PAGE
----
3 Anti-Anxiety Strategies That Actually Don't Work Some of the strategies you’re using to reduce your anxiety might actually perpetuate and heighten it instead.

Kathryn Tristan, author of the forthcoming book Why Worry? Stop Coping and Start Living (available December 4, 2012), reveals three common tactics that can backfire.

Q: What are some anti-anxiety strategies that actually don’t work?

A: Often people use three common coping strategies that do more harm than good. In a nutshell, these are pills, booze, or avoidance.

Scientific studies suggest that 1 out of 2 people in the U.S. will suffer at some time in their life from anxiety, depression, or addiction. That means you, me, someone in our family, a friend, etc., is currently or will be dealing with one of more of these life-altering issues.


It all begins with how we worry and handle our challenges and stresses. Worry is at the nucleus, the core, and the heart of these very serious and debilitating problems. We don’t handle worry productively or even realize how we can help ourselves.

Pills: Medications can be a wonderful asset. Drug companies spend billions in research to develop medications that can provide therapeutic help. The problem is relying on them and not solving the problems and stresses that seeded the need for them. Medications may or may not work. They also may be addicting or have side effects.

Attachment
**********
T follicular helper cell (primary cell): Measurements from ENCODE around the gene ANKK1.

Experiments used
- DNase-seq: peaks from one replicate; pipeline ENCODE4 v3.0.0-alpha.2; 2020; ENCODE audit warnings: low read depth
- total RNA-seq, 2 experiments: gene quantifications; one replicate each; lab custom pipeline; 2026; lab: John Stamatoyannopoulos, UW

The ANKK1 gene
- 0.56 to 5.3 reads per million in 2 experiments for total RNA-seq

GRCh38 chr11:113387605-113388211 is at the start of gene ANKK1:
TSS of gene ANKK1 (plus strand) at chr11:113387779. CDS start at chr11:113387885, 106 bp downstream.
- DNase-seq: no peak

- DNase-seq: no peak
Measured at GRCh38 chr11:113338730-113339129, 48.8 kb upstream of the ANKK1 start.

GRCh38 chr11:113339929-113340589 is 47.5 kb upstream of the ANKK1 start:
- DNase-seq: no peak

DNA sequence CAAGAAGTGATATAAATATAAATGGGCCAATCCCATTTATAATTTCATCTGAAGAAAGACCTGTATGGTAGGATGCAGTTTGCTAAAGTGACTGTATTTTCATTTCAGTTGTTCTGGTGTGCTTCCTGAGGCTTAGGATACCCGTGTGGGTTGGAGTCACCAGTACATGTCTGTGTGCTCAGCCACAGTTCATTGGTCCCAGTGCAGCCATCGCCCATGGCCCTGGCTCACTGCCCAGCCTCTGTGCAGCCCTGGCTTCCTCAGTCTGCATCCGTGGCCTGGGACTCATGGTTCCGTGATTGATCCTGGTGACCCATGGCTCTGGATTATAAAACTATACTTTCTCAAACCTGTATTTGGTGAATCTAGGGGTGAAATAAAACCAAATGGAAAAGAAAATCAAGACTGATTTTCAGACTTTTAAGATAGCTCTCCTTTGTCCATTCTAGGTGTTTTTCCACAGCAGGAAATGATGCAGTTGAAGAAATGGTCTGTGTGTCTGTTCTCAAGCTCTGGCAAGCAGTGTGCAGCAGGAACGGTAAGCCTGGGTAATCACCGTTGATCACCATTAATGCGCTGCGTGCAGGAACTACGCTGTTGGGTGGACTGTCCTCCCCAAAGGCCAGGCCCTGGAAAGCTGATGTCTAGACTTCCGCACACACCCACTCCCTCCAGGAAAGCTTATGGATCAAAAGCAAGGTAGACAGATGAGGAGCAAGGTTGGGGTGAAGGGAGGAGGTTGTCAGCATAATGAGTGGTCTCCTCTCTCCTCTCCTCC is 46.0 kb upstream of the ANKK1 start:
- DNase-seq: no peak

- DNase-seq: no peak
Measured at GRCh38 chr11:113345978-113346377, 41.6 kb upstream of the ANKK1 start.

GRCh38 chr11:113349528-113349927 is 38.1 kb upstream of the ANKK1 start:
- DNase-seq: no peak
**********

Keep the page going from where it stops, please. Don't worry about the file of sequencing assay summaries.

Booze: Having a glass of wine with a meal, or a beer with a pizza can be very enjoyable. But if you are guzzling four martinis every evening to feel better, you are creating more problems than you are solving.

Avoidance:  Avoiding or ignoring problems can be a coping strategy that allows one time in order to derive some clarity. But often when we begin to avoid things that we fear, the circle of fear enlarges and can quickly shrink our comfort zone. Without solving the problem in some way, storms remain on the radar ready to downpour on a moment’s notice.

As always, balance is the key.


Learn more about Tristan and her upcoming book at her website.